Seems I had melted my wheel bearing assembly. With the luck of the Irish, I happened to stop just before the exit where a tractor trailer repair facility was located. They just happen to find a junkyard nearby that had what my truck needed. And, I happened to have the money necessary (pre credit cards for me) in the form of a check written out to me for the sale of my last motorcycle project, not finished prior to enlistment, in the USN. After many collect calls back home and to Sr. Chief Chris Leach’s house in Groton, my destination prior to flying to Holy Loch, Scotland, I had all parties updated on my delay. A night in a roadside motel, breakfast at the local diner, and I walked back to the truck which was almost completed.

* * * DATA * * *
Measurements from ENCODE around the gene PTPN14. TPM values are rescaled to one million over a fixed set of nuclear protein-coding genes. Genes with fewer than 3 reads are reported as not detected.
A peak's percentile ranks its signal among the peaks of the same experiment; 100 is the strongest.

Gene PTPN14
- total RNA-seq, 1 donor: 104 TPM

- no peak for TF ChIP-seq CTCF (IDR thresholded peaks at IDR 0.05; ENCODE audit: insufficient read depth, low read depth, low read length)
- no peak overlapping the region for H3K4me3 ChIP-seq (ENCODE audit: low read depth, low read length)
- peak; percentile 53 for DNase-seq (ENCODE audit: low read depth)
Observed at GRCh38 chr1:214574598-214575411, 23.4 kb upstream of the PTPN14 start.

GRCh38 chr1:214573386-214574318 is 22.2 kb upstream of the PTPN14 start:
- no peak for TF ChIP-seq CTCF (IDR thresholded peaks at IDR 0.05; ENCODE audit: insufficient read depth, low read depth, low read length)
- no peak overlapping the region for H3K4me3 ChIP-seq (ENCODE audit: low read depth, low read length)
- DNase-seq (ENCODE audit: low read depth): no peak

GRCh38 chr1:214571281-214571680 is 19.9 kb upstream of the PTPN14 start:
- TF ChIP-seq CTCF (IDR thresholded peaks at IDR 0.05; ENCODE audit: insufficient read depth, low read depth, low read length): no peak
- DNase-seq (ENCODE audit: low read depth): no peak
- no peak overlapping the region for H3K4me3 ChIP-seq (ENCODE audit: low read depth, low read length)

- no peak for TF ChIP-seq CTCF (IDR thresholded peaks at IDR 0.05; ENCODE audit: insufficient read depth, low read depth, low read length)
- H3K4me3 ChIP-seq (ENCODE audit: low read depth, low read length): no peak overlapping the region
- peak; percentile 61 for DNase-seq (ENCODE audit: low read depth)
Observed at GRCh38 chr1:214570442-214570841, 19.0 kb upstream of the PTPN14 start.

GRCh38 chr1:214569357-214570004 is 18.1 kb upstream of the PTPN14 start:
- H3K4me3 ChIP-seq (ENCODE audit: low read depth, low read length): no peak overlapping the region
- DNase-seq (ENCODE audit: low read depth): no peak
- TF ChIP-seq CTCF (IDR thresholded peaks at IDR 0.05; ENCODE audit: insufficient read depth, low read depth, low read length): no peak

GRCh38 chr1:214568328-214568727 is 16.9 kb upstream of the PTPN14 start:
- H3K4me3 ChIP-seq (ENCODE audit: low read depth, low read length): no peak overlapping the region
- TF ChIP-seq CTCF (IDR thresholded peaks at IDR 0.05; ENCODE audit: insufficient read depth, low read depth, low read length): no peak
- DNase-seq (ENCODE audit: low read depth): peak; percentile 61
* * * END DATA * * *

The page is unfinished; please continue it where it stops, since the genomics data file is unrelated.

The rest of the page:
Back on the road, I took assessment of all that could have gone wrong and all that went right, gratefully. The rest of the trip from Ohio, where I experienced my minor deviation, went quite smoothly.
Getting to Chris Leach’s house, I unloaded my sea bag and made arrangements for the step van storage for the winter of 78-79. The following night I was to fly out with another submarine crew to meet my crew on the Casimir Pulaski for the first time. They were a few weeks into their refit tied to the tender while I was on Chistmas vacation.
The “change” from my originally assigned billet to the Casimir Pulaski was an entire story in itself, for some other time.